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Setting Healthy Boundaries in a Healthy Relationship

boundaries boundary setting communication emotional boundary energy boundary healthy boundaries healthy communication healthy relationships physical boundary relationships time boundary toxic relationships Feb 27, 2022

Solid boundaries aren't just for toxic relationships. Healthy boundaries are necessary for healthy people in healthy relationships too. It's preventative measures to ensure a relationship doesn't turn sour. If you've looked for articles on boundaries in the past, you've most likely found a lot of material on how to set them with toxic family members or toxic friends, but a lot less on healthy boundaries for healthy relationships. But we're going to change that together in this blog post today.

The problem with waiting to set boundaries until a relationship is toxic is that the boundary will be more challenging to place due to feelings of worry or even fear. When a relationship with a friend, partner, or family member is toxic, it's moved beyond unhealthy and now is poisonous to your being. As humans, we can't exist in toxic environments without becoming sick and even risking death. It is never too late to begin setting healthy boundaries but let's go upstream and look at how to set boundaries now in your healthy relationships.  

Relationships can be unhealthy, but boundaries can also be harmful if too rigid. When a boundary becomes too rigid, it's most likely made out of fear or carried over from our family of origin, and we are using it as a "should." I'm always on the lookout for "shoulds." The primary function of our brains is to keep us safe & alive. Scrutinizing our decisions to ensure we make the best possible appears to help keep us safe, but a side effect is that it erodes our self-trust. We then set very rigid boundaries due to a lack of trust. The temporary product is safety, but the long-term effect is lost.

A healthy relationship has boundaries that contribute to a loving, supportive connection. You may not be mindful of the boundaries, but it is key to the health of your relationship. So let's bring it to the surface so you are aware and can be intentional about the health of your relationships. 

There are many different types of boundaries. These are a list, but not exhaustive, of the boundaries I want to discuss with you. They include energy, physical, emotional, and time. There's an interplay among these domains, yet each has its now unique set of details. Let's look at each of these and illustrate the differences between healthy and unhealthy boundaries.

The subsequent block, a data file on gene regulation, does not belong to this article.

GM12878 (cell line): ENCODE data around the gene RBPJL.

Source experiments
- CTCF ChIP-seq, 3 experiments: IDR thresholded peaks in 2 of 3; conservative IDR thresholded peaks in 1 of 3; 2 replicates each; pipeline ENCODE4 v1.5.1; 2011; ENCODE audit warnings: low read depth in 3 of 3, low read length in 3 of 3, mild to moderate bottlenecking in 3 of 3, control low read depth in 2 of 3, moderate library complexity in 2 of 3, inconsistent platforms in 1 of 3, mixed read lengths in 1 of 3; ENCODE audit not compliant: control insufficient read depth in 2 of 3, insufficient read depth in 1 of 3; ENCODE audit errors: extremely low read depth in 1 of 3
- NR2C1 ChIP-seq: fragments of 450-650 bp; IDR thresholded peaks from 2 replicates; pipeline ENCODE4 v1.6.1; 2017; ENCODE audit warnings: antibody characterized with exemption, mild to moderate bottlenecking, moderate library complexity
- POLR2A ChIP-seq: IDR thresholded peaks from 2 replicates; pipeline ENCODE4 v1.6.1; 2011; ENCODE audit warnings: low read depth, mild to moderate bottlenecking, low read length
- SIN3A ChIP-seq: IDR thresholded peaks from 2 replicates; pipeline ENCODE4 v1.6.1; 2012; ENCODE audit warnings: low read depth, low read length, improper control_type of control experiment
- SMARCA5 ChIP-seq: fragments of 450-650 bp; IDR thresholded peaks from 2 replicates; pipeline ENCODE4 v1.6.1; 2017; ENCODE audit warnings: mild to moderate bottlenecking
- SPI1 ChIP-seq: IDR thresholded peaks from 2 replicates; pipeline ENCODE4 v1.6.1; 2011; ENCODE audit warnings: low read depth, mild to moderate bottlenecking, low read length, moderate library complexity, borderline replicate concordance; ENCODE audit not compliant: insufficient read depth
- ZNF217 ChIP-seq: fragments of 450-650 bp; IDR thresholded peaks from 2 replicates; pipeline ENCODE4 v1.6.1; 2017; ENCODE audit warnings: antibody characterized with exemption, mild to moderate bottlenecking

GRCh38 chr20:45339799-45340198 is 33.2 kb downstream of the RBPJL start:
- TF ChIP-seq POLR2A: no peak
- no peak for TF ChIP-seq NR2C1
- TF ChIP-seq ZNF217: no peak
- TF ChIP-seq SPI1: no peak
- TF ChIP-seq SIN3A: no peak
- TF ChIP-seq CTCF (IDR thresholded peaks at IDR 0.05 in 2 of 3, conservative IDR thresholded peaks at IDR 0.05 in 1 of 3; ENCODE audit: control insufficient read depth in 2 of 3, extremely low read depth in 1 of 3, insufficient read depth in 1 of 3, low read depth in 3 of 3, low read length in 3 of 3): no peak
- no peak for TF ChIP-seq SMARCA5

There are many sayings related to time. Time is money. Time is the essence of relationships. Time shows respect.   Time orientation is also a value system. People have different types of relationships with time which means they look at its passing differently. So setting healthy boundaries related to time in your connection will require a conversation.   If you feel that showing up on time 100% is a show of respect and your partner feels like timeliness is just a suggestion, you're going to have conflict. For example, if there is a specific event occurring that is critical, then communicate this to your partner to help them prioritize time differently. Or perhaps it might mean sharing that while you are working, you prefer not to get memes messaged to you and that you only want to be contacted in the case of an emergency.

Physical boundaries include your personal space and your body. Physical boundaries are passively communicated through structures like a closed door with a sign that says "knock before entering" or a "no solicitor" sign in your yard. These signs communicate to others that they need permission to enter your physical space. Boundaries related to your body should ensure that you feel comfortable. Any touch that makes you feel uncomfortable is boundary-crossing.   It is always your right to communicate to another person you are uncomfortable with and request what would put you at ease. This may include a complete absence of physical touch to a co-worker who has a habit of touching people on the back when they pass. Or perhaps your partner is more comfortable with physical touch in public, and you may make ask not to be touched in a specific way outside of the bedroom or home.